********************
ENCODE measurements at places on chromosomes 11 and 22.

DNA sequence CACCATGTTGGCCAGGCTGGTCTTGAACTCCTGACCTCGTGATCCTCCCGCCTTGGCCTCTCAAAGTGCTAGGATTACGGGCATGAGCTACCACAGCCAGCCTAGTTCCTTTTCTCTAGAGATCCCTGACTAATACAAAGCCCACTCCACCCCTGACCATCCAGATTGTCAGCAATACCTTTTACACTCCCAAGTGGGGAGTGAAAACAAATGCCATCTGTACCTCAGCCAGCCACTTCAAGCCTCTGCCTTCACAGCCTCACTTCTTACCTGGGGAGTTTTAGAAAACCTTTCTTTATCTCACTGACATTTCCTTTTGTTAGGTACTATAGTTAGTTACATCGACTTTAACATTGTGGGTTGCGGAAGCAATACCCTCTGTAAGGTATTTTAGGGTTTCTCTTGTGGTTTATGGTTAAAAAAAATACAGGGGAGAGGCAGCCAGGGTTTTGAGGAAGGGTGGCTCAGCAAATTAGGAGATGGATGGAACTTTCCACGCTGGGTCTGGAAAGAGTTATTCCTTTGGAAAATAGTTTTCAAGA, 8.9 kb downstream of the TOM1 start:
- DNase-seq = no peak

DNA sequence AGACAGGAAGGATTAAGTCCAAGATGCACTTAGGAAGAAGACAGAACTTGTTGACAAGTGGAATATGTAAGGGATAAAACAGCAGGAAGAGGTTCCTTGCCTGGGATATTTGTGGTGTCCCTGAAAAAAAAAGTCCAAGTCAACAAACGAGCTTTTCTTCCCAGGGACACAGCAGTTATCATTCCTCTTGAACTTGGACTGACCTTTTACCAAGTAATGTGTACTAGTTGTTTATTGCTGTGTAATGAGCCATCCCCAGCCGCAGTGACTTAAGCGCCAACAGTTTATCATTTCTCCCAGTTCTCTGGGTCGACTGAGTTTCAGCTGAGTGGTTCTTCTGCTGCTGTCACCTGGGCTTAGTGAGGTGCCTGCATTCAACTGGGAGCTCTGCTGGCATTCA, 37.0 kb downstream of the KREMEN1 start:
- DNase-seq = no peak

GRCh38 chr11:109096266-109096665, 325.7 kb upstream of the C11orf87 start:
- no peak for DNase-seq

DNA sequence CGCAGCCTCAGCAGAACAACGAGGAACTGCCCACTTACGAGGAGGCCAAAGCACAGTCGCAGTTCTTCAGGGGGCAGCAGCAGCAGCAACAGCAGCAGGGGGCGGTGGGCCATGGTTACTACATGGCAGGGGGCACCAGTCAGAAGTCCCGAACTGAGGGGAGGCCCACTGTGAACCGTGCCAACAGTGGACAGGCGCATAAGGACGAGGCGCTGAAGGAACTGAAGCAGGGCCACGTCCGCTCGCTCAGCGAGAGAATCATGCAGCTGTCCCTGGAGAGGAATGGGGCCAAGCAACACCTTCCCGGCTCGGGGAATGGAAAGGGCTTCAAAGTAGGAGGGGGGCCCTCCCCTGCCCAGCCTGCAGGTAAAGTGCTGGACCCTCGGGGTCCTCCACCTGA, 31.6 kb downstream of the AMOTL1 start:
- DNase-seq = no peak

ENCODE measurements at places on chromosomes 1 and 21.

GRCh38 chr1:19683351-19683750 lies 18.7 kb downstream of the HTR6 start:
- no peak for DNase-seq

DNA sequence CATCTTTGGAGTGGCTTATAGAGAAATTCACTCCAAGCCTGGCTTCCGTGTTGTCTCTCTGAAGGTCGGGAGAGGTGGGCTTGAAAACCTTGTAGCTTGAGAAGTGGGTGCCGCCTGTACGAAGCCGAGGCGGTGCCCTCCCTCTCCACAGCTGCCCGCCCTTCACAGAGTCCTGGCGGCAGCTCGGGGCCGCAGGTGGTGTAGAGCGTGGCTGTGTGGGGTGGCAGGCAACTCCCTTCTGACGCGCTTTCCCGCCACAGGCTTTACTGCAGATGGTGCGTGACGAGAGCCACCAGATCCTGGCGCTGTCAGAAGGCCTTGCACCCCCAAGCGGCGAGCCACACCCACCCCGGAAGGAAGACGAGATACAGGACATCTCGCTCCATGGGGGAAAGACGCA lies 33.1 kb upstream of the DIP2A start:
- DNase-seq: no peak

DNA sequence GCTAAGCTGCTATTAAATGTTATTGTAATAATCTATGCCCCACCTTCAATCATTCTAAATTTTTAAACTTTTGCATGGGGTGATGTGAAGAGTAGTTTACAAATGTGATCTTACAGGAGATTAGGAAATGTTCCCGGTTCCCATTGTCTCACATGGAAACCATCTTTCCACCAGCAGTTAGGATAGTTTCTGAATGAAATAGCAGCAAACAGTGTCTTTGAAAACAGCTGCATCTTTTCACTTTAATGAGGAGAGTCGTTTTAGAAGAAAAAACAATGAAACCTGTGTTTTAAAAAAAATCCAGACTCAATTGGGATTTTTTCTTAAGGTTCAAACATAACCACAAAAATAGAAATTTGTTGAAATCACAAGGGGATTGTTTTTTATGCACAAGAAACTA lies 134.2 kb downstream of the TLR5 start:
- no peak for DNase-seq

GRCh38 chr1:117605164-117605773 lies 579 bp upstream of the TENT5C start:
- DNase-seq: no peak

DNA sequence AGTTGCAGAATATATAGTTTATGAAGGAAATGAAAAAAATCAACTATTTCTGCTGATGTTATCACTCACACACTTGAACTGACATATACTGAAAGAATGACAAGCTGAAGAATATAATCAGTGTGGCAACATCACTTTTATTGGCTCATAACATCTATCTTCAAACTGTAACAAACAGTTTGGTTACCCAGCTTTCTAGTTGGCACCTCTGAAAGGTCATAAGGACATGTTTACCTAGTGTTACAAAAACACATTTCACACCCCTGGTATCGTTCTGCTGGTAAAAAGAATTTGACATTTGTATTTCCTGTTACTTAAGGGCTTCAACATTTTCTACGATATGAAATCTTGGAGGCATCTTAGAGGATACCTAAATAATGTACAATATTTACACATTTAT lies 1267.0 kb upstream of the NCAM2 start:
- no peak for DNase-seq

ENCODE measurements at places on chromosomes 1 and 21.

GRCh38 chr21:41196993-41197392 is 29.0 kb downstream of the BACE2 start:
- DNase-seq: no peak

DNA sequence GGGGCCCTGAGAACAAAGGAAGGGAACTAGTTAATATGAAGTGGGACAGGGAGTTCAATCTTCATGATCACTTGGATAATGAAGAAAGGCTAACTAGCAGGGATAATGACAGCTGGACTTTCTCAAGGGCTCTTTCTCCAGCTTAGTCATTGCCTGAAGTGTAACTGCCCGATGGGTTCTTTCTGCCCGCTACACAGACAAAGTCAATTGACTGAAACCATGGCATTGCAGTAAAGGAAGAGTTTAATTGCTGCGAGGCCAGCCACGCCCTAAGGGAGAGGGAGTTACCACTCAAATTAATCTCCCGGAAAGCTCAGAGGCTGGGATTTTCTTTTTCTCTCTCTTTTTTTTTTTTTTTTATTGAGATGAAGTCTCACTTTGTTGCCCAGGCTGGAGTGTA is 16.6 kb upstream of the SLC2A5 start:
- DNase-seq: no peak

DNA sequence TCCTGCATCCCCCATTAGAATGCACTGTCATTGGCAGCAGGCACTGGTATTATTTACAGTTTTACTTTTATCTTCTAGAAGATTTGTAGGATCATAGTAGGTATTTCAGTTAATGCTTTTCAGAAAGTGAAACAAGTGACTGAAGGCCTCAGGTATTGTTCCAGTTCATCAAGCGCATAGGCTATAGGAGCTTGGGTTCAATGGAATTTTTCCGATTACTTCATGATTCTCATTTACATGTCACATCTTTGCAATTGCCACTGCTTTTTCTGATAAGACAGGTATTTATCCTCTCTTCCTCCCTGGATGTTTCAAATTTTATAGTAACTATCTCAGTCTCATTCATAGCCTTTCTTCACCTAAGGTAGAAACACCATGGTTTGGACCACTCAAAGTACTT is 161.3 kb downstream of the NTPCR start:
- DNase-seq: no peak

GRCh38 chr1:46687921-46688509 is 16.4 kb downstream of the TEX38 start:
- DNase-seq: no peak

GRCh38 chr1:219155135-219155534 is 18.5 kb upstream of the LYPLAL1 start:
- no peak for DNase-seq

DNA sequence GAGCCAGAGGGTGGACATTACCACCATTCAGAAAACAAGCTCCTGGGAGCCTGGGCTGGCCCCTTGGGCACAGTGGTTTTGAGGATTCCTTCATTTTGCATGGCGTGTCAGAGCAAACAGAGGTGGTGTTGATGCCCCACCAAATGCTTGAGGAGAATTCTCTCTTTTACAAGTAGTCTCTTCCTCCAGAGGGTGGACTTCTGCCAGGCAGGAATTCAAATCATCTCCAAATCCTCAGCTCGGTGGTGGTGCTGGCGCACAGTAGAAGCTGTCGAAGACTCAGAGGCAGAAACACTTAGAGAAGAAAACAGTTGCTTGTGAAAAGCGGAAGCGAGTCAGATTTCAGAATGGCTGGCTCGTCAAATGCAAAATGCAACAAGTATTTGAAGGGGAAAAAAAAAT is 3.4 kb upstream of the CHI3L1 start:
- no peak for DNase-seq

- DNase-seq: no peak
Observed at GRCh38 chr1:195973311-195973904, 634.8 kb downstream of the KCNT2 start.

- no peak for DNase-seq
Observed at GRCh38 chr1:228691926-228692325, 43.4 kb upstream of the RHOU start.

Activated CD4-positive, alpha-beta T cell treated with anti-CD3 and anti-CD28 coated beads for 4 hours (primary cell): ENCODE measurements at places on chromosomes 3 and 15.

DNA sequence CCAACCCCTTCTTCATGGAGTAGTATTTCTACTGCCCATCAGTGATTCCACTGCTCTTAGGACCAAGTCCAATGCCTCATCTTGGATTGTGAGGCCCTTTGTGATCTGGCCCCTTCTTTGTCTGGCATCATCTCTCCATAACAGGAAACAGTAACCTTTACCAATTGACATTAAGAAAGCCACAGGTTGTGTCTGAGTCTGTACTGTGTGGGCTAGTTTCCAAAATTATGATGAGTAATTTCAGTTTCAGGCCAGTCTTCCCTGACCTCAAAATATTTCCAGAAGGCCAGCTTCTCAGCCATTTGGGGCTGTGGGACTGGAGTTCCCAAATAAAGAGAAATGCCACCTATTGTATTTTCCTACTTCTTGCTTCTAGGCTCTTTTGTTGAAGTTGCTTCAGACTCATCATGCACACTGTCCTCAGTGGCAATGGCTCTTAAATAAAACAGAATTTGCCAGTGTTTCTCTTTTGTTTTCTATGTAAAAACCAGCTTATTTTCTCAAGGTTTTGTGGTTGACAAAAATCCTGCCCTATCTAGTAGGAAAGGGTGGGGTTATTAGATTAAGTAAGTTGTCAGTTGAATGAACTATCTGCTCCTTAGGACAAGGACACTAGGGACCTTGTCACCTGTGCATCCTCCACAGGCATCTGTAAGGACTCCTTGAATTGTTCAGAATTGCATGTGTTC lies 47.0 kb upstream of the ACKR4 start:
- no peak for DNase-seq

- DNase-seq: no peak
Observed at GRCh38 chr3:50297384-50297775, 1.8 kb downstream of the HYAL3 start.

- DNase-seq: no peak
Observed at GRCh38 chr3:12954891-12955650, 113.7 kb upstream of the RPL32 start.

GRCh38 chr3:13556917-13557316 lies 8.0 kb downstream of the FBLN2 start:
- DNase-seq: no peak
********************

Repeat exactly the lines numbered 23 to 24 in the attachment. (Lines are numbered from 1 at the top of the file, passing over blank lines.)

- DNase-seq: no peak

DNA sequence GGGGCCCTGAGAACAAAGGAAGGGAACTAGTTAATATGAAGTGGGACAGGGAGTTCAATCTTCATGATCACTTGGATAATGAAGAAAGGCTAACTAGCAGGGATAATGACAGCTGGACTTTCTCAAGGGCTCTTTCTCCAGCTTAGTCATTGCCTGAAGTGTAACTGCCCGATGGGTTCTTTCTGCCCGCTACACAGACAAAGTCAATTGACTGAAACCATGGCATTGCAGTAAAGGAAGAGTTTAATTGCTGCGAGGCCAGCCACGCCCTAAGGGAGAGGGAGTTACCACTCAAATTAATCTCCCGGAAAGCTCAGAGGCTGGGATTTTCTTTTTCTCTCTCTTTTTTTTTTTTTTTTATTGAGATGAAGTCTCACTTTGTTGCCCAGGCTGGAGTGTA is 16.6 kb upstream of the SLC2A5 start: